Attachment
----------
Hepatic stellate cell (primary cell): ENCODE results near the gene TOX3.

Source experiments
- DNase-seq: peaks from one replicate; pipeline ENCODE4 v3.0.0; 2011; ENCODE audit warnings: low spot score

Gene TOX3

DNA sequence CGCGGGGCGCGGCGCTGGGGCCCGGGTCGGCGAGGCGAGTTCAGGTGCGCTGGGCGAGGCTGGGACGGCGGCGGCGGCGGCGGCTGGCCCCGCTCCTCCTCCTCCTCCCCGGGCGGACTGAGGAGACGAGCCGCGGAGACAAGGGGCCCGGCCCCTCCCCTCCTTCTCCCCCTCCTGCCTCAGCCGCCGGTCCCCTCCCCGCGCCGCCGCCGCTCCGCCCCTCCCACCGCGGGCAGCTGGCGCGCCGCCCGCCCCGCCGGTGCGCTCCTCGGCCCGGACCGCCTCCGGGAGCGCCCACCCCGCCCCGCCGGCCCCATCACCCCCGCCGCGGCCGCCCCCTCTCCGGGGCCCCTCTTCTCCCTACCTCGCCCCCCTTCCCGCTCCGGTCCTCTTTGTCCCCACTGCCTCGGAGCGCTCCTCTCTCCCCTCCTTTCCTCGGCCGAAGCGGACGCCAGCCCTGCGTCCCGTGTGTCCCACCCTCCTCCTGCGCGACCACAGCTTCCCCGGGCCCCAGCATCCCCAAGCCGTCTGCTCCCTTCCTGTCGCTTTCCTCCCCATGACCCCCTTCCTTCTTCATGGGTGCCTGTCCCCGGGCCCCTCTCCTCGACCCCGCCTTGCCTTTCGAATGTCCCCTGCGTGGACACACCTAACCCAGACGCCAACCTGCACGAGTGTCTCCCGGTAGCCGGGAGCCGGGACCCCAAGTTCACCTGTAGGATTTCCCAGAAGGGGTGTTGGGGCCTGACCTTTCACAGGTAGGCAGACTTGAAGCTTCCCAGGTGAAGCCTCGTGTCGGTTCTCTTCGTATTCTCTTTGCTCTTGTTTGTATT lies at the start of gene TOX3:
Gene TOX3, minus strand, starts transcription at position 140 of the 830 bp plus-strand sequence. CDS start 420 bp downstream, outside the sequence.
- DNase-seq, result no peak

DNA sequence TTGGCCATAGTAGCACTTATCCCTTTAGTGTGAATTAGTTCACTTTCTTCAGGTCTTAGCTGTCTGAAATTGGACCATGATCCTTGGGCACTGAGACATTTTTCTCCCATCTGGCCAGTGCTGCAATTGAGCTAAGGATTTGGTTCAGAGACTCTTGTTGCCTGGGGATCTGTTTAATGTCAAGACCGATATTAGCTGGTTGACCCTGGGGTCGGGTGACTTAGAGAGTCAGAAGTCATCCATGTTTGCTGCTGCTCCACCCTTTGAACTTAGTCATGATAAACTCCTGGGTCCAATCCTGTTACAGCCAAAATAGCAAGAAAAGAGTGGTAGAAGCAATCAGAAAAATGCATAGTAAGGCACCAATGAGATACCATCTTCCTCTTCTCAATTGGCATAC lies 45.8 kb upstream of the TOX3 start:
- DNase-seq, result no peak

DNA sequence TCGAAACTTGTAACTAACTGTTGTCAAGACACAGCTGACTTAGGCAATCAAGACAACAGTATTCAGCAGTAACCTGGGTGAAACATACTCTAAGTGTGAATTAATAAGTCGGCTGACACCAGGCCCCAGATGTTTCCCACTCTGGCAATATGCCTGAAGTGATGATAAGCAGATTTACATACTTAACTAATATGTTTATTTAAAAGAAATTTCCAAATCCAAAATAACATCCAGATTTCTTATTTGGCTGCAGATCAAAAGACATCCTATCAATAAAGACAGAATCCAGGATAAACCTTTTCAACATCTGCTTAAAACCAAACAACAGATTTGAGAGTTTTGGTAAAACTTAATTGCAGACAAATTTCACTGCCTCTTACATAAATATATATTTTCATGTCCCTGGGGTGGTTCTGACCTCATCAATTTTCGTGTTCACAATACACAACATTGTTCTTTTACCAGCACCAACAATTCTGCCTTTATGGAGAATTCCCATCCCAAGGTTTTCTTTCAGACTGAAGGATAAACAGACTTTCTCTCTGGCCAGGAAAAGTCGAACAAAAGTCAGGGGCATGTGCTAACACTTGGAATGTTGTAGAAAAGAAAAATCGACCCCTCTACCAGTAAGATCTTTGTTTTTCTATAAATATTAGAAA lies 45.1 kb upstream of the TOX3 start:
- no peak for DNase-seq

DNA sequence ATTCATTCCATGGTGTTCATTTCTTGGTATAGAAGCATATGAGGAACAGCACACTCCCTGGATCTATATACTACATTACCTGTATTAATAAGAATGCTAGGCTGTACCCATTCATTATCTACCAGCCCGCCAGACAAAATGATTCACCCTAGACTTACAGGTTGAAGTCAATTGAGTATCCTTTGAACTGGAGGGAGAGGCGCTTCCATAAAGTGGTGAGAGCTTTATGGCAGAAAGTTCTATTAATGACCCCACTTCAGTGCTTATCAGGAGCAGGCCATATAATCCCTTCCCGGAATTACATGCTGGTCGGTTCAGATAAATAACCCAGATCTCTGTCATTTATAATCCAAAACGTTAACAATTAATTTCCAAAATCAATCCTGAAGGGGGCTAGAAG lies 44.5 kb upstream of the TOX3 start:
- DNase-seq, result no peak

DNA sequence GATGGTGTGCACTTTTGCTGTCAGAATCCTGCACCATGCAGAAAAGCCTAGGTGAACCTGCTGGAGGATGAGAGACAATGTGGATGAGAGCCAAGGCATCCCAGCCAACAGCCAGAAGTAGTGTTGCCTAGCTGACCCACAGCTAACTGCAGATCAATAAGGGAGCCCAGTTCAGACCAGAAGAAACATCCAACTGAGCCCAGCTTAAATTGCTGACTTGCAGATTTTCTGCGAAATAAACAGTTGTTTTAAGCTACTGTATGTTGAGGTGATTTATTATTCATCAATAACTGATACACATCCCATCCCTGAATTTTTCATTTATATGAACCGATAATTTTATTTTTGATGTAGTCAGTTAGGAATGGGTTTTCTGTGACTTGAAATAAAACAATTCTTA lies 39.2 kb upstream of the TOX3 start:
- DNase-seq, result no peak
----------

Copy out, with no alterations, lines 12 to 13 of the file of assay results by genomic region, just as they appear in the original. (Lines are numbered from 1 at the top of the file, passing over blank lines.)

DNA sequence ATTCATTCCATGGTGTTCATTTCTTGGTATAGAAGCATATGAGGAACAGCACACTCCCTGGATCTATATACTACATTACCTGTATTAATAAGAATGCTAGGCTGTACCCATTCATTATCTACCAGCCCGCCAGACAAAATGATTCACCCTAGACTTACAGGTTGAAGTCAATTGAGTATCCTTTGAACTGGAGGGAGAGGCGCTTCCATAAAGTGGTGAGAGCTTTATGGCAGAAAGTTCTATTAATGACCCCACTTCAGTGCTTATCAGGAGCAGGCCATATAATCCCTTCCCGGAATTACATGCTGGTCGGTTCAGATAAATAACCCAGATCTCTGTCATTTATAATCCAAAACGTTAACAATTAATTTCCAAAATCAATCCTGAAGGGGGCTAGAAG lies 44.5 kb upstream of the TOX3 start:
- DNase-seq, result no peak